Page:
After earlier boasts from French officials that Laurent Gbagbo had resigned in Ivory Coast, the truth was more complex. In fact, Gbagbo remained hunkered down in his bunker at the presidential residence, refusing to surrender but apparently negotiating terms. The forces loyal to Alassane Ouattara could not wait any longer, so today they stormed the palace.

Forces loyal to Cote d’Ivoire’s internationally recognised leader Alassane Ouattara have stormed the residence where his rival and incumbent president is holed up, a spokesman has said.

“Yes they [Ouattara forces] are in the process of entering the residence to seize [Laurent] Gbagbo, they have not taken him yet, but they are in the process; they are in the building,” Affousy Bamba told the Reuters news agency on Wednesday.

Patrick Achi, another spokesman for Ouattara’s parallel government, said troops had been ordered not to kill Gbagbo.

“Alassane Ouattara has given formal instructions that Gbagbo is to be kept alive because we want to bring him to justice,” he said.

French officials and Ouattara spokesmen maintain that the resolution will come within hours, but we heard that yesterday. I’ve read more reports that he has surrendered, and certainly negotiations continue, with Gbagbo primarily concerned with his protection and that of his family. But we’re not quite done here yet. The TV station controlled by Ouattara showed the movie “Downfall” last night.

Gbagbo told French TV yesterday, recorded from the bunker, that he wanted direct talks with Ouattara aimed at a resolution. That has not yet happened. One Gbagbo loyalist claimed that France was firing on the residence, but that has not been confirmed and the French military denied it.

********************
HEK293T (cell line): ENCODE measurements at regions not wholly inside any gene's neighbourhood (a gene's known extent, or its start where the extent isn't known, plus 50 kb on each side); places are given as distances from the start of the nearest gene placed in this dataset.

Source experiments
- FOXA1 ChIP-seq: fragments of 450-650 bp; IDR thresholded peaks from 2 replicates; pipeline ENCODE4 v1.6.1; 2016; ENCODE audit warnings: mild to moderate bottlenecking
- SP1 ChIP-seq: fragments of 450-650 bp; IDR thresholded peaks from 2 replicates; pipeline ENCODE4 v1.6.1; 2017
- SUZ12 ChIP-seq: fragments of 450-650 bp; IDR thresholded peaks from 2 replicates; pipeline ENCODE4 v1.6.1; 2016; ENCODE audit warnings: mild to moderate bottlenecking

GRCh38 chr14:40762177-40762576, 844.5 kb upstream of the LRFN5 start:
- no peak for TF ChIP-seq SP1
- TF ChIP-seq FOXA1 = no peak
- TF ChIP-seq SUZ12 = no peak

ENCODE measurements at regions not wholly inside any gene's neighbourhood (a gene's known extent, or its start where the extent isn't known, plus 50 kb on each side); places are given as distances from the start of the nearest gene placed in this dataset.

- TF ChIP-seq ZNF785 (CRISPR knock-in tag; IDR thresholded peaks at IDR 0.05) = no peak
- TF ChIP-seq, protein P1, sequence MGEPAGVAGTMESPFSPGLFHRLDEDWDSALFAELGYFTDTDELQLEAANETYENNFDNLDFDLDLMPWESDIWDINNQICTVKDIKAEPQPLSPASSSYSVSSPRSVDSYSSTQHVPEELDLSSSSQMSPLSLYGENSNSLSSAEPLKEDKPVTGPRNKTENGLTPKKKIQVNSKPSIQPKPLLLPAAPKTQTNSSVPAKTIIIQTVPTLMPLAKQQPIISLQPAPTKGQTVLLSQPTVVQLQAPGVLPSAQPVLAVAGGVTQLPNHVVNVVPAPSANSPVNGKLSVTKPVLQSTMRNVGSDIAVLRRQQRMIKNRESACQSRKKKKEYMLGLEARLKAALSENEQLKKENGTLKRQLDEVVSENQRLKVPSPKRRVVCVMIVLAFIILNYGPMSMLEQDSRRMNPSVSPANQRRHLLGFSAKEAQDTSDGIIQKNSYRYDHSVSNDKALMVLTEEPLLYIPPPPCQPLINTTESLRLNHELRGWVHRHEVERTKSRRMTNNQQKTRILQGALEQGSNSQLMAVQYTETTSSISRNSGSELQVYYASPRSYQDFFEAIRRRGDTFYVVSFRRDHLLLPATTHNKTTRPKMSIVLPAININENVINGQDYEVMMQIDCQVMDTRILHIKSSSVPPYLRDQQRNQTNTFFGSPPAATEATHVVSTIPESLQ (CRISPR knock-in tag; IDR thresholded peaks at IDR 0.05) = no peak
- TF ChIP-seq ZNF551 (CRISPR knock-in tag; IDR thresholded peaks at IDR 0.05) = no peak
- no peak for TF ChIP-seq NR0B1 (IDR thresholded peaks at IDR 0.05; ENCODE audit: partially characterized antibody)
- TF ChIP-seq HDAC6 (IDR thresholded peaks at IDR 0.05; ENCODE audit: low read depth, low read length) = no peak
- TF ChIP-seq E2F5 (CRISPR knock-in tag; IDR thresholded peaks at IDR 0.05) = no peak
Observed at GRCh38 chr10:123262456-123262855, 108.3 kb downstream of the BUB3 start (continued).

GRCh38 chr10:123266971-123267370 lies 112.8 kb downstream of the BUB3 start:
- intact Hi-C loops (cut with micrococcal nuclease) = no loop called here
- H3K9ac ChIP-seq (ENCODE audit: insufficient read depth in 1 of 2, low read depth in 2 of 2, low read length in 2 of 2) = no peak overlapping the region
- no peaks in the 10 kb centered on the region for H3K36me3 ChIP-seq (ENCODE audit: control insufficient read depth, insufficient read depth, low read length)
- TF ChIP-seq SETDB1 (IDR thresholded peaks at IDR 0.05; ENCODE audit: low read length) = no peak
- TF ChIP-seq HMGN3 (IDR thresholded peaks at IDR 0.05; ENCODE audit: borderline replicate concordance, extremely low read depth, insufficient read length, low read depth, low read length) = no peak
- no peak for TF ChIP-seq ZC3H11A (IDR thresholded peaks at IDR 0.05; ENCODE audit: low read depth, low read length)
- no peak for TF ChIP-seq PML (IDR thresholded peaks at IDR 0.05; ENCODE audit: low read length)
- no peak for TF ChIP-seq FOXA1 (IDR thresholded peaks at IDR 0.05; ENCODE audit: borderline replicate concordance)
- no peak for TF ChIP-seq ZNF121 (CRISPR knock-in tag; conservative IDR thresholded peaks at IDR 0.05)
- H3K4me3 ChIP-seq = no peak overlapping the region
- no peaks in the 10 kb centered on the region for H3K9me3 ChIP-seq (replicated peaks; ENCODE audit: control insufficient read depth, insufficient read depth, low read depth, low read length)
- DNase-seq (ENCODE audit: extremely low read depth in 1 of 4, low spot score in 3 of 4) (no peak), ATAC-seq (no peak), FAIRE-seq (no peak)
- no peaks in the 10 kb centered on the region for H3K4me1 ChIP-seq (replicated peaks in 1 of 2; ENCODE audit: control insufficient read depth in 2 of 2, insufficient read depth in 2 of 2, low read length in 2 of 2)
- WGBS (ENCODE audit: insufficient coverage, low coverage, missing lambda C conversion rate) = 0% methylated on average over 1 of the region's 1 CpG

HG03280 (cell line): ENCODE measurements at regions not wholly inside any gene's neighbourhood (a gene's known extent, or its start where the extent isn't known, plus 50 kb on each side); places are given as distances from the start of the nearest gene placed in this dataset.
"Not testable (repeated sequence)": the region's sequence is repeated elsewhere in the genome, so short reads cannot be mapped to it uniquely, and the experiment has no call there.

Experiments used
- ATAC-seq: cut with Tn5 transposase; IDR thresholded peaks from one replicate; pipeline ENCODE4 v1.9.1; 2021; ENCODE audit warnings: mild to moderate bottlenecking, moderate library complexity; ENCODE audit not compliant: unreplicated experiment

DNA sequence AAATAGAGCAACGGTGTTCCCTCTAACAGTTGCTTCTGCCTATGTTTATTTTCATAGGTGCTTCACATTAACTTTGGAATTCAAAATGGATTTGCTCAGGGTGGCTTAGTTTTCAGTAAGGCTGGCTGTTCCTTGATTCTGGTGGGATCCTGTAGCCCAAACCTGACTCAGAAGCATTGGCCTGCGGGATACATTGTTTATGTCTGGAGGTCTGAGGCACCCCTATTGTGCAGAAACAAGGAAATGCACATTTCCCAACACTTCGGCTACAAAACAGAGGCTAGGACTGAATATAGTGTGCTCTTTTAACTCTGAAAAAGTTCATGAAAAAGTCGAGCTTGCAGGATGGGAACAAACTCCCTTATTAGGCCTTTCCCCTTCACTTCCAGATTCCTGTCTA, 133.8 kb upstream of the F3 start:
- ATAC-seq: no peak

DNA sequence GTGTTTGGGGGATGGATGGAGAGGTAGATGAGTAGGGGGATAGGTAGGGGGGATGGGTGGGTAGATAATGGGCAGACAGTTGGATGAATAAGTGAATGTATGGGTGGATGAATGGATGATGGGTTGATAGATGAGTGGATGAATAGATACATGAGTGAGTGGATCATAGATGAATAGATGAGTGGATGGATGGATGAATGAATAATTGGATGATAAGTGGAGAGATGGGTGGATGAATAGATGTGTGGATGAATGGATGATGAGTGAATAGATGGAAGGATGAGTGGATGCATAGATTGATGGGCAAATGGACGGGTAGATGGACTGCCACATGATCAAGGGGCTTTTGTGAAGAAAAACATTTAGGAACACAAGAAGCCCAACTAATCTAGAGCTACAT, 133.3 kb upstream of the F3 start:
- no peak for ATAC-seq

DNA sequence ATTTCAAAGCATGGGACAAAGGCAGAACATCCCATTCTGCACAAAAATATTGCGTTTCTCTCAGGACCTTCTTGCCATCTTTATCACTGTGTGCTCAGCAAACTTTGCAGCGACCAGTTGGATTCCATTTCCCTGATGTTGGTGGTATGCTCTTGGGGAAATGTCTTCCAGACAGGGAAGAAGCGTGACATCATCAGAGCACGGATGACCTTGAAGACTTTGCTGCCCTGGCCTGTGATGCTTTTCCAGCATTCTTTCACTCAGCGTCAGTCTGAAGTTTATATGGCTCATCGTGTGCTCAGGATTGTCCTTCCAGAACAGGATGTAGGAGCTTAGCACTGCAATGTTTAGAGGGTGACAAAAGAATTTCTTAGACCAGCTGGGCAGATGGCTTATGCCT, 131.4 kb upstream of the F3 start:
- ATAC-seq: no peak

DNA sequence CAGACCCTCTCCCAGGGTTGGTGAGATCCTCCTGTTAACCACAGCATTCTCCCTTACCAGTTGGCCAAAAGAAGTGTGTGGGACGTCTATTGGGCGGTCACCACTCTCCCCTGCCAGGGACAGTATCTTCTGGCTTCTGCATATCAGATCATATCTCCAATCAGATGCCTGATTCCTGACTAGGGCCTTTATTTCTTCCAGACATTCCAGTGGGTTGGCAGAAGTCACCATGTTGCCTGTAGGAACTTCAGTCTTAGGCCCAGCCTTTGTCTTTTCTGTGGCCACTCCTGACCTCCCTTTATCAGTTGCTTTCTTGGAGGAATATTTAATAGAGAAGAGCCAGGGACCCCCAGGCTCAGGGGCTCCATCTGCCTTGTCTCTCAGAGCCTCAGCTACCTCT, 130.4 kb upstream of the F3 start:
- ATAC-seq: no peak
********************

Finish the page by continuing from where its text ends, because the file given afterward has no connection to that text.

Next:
It does look like this will eventually end with Gbagbo surrendering, though it hasn’t yet happened. But I agree with Max Fisher that this is a new era of interventions by the Western world, and there are implications for that. I don’t totally agree on what those implications will be.

Today, the U.S. and France are leading two large-scale, primarily humanitarian interventions, both in Africa. While neither conflict — Côte d’Ivoire and Libya — has yet resolved, and while their immediate as well as long-term damage are not yet clear, in both cases the international intervention appears to have been of tremendous value for three reasons. The civilian death toll, though high in both countries, would likely have been far higher without the United Nations-approved action. Second, intervention looks like it may be able to drastically hasten what could have otherwise been far longer conflict [...]

But the greatest affects of these interventions may be felt outside of Libya or Côte d’Ivoire altogether. As the dictatorial regimes of the Middle East face continued popular protests and the nascent democracies of Africa consider how honestly to conduct upcoming elections, massacre and election theft may suddenly look less attractive. For years, African “presidents” have refused to leave office after losing elections, a plan that has largely worked up until Gbagbo. Now, why try to hold power illegally if it only means leaving office in handcuffs — or a body bag — rather than gracefully? In the Middle East and beyond, autocrats may now think twice before ordering live rounds or worse fired into crowds. In Yemen, for example, President Ali Abdullah Saleh may be less willing to hold power through violence and thus more likely to leave office peacefully rather than through the civil war that may yet reemerge there.

I think that’s a charitable view that doesn’t take into account the potential negative implications. For instance, dictators can try to save themselves by acceding to Western demands on resource extraction or counter-terrorism. Or the “civilian opposition” we keep intervening on behalf of can turn out not to be so wonderful in the aftermath. It definitely feels like a new era, but we need to look at the full context.